A visit to the Aquaculture Research and Development Centre, Kajjansi

breeding tanks

For years, I’ve passed through Kajjansi but had not noticed the signpost of the Aquaculture Research and Development Centre, Kajjansi. The things our eyes miss! This facility was my next stop in the coverage of fishing in Uganda. It is a government facility, a branch of the Fisheries resource research Institute, in Jinja. But unlike the facility in Jinja, this one focusses only on aquaculture.

My journey to the facility started from Usafi Taxi Park, which is a stone’s throw from the clock tower. I must confess that the realisation that I would board from Usafi and not the old Taxi Park almost dampened my spirits. But thankfully, the inconvenience did not make me change my plans to go to the facility. I was the last passenger to board the taxi. Within a couple of minutes after my arrival at the park, we were out of the taxi park and onto the road.

If you do not want to get lost, tell the conductor you are going to “fisheries institute”, near Uganda clays. Uganda clays is the famous neighbour. Its fame has dwarfed that of the aquaculture centre. But why wouldn’t it? People buy clay products every day and pay attention to the source of these products. How many people think about the source of fish on their plates?

I alighted from the taxi a few meters from the entrance of Uganda clays and crossed the road. I took the murrum path next to a blue sign post of the facility. But I still asked the people who were washing cars whether I was headed in the right direction. They pointed at a storied building and told me that it was the facility I was going to. I got onto a boda-boda to cover the next one kilometre or so, to the facility.

At the facility, I met Dr. Owori Wadunde, who is the senior research officer at the facility. He is a library of information concerning fish farming. He took me through the types of fish that are mostly reared and the trials of fish farming.

‘Fish farming is similar to farming of any crop,’ he said. ‘You just have to know the right fish and how to farm it.’ He told me that the facility’s research is demand based. If people request for a particular type of fish, the facility will research about it. Why? I asked. At which he responded that the efforts of the facility are to encourage fish farming since it was not traditionally done in Uganda, unlike in Asian countries. So they have to encourage people to do it, by providing the types of fish that people want to farm. Once people try farming fish and the project is unsuccessful, they tend to abandon it.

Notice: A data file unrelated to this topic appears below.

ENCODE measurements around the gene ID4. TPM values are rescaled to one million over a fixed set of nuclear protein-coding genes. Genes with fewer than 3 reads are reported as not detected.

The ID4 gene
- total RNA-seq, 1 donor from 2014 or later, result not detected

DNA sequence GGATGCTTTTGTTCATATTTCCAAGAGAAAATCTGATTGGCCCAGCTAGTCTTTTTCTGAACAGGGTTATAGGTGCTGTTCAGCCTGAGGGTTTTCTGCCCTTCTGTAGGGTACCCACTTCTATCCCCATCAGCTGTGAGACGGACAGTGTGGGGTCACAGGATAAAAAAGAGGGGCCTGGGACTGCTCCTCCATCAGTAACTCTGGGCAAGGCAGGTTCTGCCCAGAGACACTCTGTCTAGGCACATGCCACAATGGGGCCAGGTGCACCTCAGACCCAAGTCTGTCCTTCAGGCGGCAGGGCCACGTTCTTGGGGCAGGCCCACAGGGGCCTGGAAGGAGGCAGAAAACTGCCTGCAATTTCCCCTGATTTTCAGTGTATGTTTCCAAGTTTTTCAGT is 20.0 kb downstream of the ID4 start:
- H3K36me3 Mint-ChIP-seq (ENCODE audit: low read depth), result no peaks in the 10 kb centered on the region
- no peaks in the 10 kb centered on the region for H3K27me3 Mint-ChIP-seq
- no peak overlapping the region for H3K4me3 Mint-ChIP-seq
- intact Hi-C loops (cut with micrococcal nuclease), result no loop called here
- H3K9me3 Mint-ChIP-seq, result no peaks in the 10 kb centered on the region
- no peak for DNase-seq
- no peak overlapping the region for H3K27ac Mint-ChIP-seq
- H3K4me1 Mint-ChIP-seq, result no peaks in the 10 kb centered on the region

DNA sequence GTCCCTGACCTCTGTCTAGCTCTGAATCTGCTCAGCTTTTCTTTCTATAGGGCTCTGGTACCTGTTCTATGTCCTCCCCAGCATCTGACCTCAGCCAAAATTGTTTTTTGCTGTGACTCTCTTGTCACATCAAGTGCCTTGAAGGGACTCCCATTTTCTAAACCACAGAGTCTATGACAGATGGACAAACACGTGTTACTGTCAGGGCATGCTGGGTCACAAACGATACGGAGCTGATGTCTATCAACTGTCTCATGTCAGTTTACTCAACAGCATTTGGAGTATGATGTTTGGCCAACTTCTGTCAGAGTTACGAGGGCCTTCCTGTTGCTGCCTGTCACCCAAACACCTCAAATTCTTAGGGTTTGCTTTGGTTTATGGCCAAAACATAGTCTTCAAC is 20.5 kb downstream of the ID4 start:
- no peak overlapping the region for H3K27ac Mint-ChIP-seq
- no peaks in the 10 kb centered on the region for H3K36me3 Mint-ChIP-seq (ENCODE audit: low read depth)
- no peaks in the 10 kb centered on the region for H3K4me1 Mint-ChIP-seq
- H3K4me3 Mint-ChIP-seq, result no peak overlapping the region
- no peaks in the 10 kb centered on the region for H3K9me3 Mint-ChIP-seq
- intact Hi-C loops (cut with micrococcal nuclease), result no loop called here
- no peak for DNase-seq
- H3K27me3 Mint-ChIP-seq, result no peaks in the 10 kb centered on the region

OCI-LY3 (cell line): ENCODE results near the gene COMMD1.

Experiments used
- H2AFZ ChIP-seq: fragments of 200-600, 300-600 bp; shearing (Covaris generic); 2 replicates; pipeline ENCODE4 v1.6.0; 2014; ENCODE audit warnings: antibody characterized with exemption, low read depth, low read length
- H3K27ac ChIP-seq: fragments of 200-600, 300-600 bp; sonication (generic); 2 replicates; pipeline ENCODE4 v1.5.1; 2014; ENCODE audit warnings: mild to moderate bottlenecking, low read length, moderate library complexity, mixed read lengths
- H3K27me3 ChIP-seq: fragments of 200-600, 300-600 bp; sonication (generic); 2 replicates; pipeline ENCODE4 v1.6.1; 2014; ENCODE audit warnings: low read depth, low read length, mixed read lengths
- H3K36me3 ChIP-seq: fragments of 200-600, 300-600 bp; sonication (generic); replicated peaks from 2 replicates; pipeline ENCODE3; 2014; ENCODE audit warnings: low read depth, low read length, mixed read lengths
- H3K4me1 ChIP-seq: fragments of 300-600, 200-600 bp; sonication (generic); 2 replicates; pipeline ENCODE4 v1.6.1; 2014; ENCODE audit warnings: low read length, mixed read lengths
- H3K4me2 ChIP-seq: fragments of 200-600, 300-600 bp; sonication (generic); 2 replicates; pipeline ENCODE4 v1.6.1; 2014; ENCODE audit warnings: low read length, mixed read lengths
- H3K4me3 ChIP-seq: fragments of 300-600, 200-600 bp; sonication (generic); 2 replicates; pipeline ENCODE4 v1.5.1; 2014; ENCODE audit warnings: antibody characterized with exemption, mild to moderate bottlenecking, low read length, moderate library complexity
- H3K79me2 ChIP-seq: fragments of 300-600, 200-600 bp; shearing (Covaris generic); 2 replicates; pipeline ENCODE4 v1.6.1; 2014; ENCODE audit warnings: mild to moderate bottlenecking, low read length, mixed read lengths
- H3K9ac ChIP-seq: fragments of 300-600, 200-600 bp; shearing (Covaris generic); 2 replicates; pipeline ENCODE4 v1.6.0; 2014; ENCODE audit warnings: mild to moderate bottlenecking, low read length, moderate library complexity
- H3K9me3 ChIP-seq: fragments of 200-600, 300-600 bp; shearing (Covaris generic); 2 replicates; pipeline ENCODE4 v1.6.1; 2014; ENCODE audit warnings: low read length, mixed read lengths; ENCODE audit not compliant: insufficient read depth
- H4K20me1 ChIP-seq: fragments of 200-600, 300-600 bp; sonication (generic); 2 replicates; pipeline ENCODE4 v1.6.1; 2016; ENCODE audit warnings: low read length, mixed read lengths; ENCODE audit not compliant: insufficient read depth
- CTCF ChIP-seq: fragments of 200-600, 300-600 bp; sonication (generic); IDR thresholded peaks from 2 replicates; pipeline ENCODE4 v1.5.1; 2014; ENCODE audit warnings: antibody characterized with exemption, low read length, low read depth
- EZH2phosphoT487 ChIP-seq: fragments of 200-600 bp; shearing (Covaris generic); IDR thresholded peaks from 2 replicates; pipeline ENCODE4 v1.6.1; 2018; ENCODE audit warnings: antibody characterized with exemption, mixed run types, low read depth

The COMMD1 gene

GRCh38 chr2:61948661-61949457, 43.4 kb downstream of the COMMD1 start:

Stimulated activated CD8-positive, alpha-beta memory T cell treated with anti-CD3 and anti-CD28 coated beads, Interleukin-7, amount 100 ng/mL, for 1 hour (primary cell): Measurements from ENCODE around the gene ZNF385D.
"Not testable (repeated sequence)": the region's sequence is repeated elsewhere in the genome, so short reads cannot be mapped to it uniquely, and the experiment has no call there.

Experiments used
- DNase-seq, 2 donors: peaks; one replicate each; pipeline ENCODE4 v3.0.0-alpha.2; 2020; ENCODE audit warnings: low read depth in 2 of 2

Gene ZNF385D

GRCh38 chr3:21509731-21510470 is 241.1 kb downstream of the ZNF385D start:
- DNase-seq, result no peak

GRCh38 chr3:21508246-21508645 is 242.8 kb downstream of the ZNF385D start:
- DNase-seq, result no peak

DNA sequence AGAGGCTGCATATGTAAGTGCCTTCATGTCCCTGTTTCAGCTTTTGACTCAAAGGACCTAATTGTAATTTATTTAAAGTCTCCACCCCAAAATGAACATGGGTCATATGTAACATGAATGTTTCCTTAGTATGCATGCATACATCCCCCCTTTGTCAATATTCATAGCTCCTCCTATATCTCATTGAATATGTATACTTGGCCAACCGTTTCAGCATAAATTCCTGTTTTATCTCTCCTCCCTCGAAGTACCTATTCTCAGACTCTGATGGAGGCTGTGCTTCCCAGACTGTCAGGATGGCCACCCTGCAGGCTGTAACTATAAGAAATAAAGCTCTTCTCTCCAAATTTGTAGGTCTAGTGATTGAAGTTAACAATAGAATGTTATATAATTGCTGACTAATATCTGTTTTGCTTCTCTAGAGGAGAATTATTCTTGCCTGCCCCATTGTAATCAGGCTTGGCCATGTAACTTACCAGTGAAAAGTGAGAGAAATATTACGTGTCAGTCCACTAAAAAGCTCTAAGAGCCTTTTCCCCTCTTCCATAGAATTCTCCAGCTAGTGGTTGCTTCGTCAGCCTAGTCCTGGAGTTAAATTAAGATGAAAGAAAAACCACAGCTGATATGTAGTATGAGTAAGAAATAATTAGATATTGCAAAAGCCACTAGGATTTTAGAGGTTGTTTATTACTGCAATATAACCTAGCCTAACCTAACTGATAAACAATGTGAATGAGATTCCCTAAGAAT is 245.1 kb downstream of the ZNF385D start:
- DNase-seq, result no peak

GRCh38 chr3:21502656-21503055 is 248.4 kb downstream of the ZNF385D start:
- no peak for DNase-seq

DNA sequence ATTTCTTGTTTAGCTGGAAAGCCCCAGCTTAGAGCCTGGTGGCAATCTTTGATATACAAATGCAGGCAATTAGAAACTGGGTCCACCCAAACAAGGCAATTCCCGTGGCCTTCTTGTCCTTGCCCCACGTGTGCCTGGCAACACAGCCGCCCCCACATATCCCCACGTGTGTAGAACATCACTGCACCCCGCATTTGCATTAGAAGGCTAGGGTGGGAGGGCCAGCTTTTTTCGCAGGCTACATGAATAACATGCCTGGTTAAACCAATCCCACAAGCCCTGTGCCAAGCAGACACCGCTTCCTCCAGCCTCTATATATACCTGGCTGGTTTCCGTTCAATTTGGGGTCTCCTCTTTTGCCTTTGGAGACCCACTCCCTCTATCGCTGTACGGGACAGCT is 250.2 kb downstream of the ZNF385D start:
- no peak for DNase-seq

These efforts are geared to curbing the dwindling amounts of fish in natural water bodies. Dr. Owori informed me that not every fish type is successfully farmed. They are fish that if taken out of the natural water sources, they stop reproducing. It is not until they are injected with hormones that are harvested from their brains that they start reproducing. The African catfish is one such fish.

Tilapia is the most widely farmed type of fish since it reproduces in shallow waters. But farmers out there are asking for other types of fish like the Nile perch, catfish, Ningu Labeo, Kisinja, name it. The Nile perch, for example, is bigger and fetches more money when mature.

The facility also has a department for Information Technology. It is in this department that I found Martin Turyashemerra, with whom I created a Wikipedia page for the facility. Given his placement and close proximity to resourceful people like Dr. Owori, the future coverage of aquaculture in Uganda and fishing, is in safe hands.

Martin and I   ponds at the site

It is Martin who gave me a tour of the facility, the fish ponds and the breeding grounds. There is also a hatchery for fish eggs at the facility. This has made it possible for farmers to access fish eggs that can populate their ponds.

If you are out there and thought that all fish in Uganda comes from lakes and rivers, the next time you order for fillet, consider this possibility. May be that fish was hatched from this facility. So it is not a wastage of money and resources. It is an avenue of restocking natural water sources with fish types that were close to extinction like the Ningu Labeo and Kisinja.

By Ivan Mulumba

Visit this place one day. Apart from the beautiful view, you will leave with a wealth of knowledge that can transform you and the lives of peo



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